Former President John Tyler is buried in Richmond’s Hollywood Cemetery atop a hill facing the James River, his mammoth obelisk towering above the surrounding markers.
There is no shortage of biographical information on the tenth President, who was once referred to by Theodore Roosevelt as a “politician of monumental littleness,” so I’ll focus on Tyler’s eternal resting place instead.
Regardless of what one thinks about Tyler as a man or a politician, there’s really no denying that his marker, and the tombstones and statues of nearby relatives, are painfully beautiful and extremely well-preserved. I have yet to find an “undesirable” location on the grounds of Hollywood Cemetery, but John Tyler and his family are situated in what I consider one of the most picturesque spots, with James Monroe’s gorgeous birdcage tomb just a few feet away. You can hear the river in the distance, but the graves aren’t so close to the hill overlooking the James to pose an imminent danger of collapse through erosion. (If you spend enough time in cemeteries, you’re haunted by such details.)
Here are a few that I took with my phone, which were first posted in Images From Hollywood Cemetery.
|The cross and angel mark the graves of John Tyler’s daughters Pearl and Julia|
Tyler’s grave wasn’t always marked with such an impressive monument though. This illustration accompanied an article widely reprinted in newspapers in 1897. It looks like his daughter Julia’s angel/surrogate mourner is at the left of the image, just behind the tree.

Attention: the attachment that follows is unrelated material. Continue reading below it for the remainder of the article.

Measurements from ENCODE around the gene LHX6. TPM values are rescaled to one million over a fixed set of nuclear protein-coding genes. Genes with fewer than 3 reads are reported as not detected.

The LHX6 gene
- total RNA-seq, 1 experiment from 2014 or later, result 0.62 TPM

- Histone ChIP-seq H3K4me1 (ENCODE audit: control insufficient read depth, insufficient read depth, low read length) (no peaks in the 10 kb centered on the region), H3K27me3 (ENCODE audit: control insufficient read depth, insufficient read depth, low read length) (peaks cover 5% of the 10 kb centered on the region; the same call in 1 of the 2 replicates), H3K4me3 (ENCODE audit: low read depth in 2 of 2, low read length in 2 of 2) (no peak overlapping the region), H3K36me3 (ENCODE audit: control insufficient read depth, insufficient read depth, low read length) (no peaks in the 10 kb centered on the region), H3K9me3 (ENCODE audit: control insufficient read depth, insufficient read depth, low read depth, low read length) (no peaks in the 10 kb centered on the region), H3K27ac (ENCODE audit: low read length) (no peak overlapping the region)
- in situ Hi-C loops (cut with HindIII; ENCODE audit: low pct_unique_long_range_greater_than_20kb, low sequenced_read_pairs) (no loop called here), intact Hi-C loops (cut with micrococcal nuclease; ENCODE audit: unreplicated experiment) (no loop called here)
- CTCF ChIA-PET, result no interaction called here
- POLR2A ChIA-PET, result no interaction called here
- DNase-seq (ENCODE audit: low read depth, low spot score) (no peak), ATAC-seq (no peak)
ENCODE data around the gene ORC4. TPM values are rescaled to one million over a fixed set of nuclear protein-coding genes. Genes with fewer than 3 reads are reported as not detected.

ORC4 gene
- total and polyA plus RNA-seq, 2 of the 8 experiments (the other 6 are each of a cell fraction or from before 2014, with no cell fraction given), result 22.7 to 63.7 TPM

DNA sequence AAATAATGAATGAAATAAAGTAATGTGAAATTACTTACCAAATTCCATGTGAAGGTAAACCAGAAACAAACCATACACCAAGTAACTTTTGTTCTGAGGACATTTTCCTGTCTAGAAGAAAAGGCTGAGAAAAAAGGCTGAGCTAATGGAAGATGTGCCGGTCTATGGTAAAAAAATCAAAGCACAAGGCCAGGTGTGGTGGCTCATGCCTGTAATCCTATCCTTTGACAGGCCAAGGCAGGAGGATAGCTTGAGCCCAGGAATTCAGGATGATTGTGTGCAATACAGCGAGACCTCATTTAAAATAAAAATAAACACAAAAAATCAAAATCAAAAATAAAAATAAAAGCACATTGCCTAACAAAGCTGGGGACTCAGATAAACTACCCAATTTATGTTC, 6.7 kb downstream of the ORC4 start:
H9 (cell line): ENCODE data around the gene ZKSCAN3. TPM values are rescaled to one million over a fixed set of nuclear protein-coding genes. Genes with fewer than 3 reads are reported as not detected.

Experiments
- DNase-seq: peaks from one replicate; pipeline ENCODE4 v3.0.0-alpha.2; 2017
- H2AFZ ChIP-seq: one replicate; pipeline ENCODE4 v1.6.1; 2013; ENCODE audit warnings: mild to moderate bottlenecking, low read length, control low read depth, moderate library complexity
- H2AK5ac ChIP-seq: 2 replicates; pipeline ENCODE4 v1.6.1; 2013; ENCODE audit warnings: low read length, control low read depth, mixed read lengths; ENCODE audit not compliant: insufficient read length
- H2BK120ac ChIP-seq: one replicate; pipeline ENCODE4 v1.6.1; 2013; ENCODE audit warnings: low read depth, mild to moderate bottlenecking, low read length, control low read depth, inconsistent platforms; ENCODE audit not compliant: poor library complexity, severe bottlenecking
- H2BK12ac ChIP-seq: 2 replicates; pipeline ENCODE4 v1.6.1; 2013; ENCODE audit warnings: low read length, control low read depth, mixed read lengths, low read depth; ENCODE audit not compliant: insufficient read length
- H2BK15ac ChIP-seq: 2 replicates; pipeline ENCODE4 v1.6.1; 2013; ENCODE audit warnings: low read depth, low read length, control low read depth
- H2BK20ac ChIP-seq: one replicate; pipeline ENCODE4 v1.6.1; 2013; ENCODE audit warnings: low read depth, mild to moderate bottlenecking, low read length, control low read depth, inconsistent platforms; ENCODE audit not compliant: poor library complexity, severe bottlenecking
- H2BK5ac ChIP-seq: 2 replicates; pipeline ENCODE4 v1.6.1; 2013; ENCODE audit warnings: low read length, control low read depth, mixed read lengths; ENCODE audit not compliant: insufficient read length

|The Times 11 July 1897|
John Tyler wanted to be buried on his property at Sherwood Forest in a location selected by his wife memorialized with “an uncostly monument of granite or marble.” After his death in 1862 from a stroke his body was interred at Hollywood. The General Assembly of Virginia originally planned to erect some type of monument, but their focus at the time was on the war and not placing headstones.
I apologize for not cropping the article into one column. The text missing at the bottom of the left hand-column and at the top of the right one (with some overlap) is, “Miss Letitia Christian, born at Cedar Grove, New Kent county, Va., November 12, 1790, and who died at Washington on September 9, 1842.”
It wasn’t until 1914 that plans were made to build John Tyler’s marker. The following article reported that the idea was to reveal the monument in March 1915 on Tyler’s 125th birthday, but it was October before the actual unveiling occurred.
|excerpt, Richmond Times-Dispatch, 29 Nov. 1914|
|Richmond Times-Dispatch, 10 Sept. 1915|
|Tulsa Daily World, 14 Oct. 1915|